By Nathan Rubbelke, St. Louis Business Journal | July 20, 2021
Blueprint4, an app designed to connect young people with learning and job opportunities, has expanded to include a new platform focused on science, technology, engineering and mathematics (STEM) programming.
The new platform, Blueprint4STEM Powered by STEMSTL, provides a free-to-use, searchable database of extracurricular STEM programs for preK-12 students. The database launched Monday.
The initiative is a partnership between Blueprint4 and STEMSTL, which launched through local innovation hub BioSTL and focuses on ensuring access to STEM education and employment opportunities. Blueprint4’s original platform, Blueprint4Summer, was launched in 2015 and connects parents with a database of kid’s summer camps. Blueprint4 is managed by the Clark-Fox Family Foundation, whose co-founder and CEO is Build-A-Bear Workshop founder Maxine Clark.
Blueprint4STEM is designed to allow users to categorize their search by age group, subject matter, location, pricing and time commitment. The platform also allows parents to search for program scholarships and programs designed for students with disabilities. Kate Polokonis, interim executive director of STEMSTL, said the new tool is meant to be a “one-stop-shop for extracurricular STEM activities.”
“We’re really excited that we have this tool that allows you to search for programs that are really the right fit for your kid. We’re also excited to be able to share some programs that parents might not know about. We really do have so many organizations and so many of them are so great,” she said.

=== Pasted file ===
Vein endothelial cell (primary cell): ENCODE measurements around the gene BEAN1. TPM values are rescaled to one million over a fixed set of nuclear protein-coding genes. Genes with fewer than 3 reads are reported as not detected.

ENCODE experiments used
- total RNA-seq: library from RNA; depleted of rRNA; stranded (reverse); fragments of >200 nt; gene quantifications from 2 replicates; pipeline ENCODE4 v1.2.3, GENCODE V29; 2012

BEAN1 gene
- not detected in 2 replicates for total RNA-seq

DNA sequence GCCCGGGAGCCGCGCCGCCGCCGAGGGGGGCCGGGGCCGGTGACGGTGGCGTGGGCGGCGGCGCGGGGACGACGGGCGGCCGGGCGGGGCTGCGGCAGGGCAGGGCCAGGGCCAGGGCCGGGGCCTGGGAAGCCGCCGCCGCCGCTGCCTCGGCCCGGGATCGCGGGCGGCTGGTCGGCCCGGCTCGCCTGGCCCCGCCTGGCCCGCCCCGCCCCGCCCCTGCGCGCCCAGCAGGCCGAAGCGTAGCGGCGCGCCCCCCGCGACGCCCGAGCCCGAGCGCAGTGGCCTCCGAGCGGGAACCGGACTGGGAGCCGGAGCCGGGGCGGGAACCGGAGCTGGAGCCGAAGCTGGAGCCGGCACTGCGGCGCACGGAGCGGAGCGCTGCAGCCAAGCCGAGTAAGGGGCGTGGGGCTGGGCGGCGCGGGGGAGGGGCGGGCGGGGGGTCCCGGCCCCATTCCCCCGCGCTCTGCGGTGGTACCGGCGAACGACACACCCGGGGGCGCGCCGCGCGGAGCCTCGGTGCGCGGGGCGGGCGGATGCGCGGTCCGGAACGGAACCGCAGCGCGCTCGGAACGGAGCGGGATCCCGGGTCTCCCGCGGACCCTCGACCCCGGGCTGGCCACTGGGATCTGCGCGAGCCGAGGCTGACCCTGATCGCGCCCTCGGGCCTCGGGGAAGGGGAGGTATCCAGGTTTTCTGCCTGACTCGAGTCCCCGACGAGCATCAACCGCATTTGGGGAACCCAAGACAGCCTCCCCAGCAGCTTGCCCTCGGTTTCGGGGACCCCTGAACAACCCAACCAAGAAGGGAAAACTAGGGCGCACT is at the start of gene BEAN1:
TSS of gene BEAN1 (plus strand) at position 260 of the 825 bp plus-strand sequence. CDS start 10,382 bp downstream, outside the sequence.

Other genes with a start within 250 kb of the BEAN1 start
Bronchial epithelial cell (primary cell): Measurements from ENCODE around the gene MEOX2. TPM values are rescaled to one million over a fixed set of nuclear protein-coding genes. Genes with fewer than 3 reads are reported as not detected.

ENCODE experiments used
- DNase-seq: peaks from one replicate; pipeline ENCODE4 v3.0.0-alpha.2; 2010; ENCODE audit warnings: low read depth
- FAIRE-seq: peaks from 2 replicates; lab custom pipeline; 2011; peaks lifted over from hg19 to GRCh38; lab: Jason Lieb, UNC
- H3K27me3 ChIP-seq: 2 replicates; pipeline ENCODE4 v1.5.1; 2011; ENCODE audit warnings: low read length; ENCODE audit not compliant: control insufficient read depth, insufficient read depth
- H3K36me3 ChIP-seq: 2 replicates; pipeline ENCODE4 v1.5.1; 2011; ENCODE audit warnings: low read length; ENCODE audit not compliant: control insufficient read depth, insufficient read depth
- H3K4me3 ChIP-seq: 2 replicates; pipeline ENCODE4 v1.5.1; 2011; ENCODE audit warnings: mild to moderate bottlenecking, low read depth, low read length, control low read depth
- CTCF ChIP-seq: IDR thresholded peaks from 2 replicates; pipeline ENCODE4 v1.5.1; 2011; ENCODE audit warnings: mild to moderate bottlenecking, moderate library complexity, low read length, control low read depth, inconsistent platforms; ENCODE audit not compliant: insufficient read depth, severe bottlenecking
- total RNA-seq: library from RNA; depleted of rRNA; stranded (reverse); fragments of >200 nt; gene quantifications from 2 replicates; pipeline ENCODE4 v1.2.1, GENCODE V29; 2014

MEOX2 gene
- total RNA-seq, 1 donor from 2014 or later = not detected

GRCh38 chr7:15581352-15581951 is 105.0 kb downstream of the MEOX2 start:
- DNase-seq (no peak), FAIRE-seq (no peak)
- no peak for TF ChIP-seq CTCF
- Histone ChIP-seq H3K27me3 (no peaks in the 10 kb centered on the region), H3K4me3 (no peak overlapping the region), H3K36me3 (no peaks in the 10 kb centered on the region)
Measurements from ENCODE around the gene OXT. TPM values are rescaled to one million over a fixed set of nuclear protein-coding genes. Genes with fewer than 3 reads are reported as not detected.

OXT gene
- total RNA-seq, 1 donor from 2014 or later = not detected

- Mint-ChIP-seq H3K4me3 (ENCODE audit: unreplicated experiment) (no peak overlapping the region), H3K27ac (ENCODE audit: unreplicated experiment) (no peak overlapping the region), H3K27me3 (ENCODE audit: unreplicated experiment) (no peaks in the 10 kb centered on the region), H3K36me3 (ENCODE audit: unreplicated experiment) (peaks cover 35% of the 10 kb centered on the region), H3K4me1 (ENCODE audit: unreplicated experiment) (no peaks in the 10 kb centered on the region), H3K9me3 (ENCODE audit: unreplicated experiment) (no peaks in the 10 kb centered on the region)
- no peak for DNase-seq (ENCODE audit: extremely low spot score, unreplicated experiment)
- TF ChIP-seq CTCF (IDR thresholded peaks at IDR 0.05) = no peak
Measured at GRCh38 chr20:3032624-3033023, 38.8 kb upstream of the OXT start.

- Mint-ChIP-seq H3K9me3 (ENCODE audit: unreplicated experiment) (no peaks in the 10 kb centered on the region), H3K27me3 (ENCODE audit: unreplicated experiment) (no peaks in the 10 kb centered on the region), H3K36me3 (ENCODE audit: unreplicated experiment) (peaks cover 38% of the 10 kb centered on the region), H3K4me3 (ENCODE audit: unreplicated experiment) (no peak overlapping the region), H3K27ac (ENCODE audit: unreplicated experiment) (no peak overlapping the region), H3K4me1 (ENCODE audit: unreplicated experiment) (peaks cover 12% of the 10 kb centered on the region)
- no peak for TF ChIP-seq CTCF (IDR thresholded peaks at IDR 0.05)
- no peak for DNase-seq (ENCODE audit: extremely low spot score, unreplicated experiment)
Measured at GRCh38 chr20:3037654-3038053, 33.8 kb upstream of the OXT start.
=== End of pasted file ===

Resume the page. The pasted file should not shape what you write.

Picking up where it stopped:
The STEM-focused platform marks the latest expansion for Blueprint4 since its launch in 2015. In 2017, it added a college prep database and in 2019 launched Blueprint4Careers, an effort to boost youth employment in middle-skill jobs in the St. Louis region.
“We’ve seen kids and teens participating in so many incredible STEM activities throughout the St. Louis region the last seven summers, and as the world begins to open up post-pandemic, we know families are even more excited to discover the variety of opportunities available to them,” said Clark. “We want all kids to discover and fall in love with STEM learning.”
Polokonis said Blueprint4Stem’s database includes programs from 25 organizations. The database currently includes listings of more than 1,000 STEM programming sessions that will take place between now and the beginning of the school year, Polokonis said.
In addition to providing parents with a tool to help parents search for education programming, Polokonis said Blueprint4Stem also provides a “landscape analysis” of the type of programming provided locally. She said that could help St. Louis educational and STEM leaders figure out which type of programming they might need to boost and identify gaps in where programming is offered.
“This is a really good tool to give us insight into what’s happening there,” she said.